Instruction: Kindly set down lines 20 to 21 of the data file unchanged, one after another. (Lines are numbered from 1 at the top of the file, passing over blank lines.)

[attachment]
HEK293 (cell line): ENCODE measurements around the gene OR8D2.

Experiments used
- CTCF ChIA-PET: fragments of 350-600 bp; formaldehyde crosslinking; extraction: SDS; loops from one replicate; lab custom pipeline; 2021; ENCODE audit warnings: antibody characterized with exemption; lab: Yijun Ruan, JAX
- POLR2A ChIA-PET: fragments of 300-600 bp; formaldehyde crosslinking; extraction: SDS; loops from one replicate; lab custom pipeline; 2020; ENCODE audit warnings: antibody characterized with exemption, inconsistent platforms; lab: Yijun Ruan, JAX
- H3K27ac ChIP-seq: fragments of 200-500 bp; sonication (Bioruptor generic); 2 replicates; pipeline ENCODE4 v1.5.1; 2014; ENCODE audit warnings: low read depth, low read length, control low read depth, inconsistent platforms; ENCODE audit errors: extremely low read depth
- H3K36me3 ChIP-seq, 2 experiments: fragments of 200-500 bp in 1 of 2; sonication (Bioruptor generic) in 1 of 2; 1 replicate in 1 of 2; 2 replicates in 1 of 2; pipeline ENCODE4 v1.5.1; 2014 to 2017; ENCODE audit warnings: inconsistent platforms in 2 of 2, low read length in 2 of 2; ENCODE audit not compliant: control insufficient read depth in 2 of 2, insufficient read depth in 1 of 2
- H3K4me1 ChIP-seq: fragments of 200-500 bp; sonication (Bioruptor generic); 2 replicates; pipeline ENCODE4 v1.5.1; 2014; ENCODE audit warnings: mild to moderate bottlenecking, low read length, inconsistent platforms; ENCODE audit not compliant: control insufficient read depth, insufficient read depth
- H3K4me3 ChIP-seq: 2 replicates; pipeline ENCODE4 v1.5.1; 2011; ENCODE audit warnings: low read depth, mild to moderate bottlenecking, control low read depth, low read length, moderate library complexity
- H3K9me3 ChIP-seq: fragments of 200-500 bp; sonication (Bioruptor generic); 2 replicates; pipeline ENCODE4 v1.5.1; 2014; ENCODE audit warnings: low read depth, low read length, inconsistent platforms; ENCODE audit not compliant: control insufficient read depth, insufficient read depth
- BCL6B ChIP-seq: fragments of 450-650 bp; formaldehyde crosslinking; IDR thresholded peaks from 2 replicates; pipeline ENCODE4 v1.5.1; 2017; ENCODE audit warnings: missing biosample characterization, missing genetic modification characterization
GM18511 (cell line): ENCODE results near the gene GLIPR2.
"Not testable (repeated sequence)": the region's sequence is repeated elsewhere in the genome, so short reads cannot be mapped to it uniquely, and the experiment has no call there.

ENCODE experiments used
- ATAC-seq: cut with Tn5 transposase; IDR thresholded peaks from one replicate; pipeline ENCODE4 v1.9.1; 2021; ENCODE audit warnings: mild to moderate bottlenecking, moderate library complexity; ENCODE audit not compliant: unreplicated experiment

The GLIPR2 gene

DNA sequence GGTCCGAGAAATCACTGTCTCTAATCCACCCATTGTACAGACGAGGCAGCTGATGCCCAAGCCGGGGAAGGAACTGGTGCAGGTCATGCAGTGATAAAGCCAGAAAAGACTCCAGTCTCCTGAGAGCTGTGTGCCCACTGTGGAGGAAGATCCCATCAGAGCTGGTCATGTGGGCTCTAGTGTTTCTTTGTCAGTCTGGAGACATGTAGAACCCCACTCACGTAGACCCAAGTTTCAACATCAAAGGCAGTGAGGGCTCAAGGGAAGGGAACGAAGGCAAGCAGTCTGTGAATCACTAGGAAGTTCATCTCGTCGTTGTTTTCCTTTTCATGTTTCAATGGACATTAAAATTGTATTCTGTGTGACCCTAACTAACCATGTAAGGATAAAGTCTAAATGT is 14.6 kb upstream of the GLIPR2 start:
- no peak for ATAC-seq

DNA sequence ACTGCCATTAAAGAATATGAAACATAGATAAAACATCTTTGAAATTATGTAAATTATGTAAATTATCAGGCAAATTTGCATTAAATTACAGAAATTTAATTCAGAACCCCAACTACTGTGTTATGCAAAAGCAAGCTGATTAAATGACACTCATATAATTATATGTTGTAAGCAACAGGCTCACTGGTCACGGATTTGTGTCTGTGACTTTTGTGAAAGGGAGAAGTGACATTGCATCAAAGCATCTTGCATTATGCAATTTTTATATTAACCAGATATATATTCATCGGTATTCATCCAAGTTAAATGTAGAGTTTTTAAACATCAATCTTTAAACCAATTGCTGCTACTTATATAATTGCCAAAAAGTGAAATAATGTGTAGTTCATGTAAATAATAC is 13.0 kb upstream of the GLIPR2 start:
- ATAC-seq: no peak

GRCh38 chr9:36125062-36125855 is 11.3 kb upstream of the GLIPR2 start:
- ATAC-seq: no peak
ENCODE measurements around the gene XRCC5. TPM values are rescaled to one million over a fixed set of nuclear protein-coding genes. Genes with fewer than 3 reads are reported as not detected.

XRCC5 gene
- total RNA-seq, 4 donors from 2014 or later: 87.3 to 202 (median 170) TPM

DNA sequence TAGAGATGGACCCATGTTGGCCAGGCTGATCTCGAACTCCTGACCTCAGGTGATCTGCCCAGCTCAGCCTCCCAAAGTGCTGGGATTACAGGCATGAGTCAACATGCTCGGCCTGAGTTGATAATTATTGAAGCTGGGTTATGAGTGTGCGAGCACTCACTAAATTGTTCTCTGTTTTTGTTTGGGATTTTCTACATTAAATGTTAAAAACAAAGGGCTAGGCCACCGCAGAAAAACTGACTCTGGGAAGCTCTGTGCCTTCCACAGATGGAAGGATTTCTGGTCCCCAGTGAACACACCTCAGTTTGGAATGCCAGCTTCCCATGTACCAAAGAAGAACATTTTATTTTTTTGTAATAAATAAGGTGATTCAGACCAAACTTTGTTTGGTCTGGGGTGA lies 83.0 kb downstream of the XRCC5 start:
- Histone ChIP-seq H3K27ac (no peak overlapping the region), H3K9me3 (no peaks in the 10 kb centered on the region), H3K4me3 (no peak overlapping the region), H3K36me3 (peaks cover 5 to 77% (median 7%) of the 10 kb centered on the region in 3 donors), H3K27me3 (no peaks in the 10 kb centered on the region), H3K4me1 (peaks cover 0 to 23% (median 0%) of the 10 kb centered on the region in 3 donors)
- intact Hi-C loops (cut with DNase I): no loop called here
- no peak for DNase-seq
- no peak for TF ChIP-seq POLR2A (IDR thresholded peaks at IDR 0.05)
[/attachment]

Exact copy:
GRCh38 chr9:36125062-36125855 is 11.3 kb upstream of the GLIPR2 start:
- ATAC-seq: no peak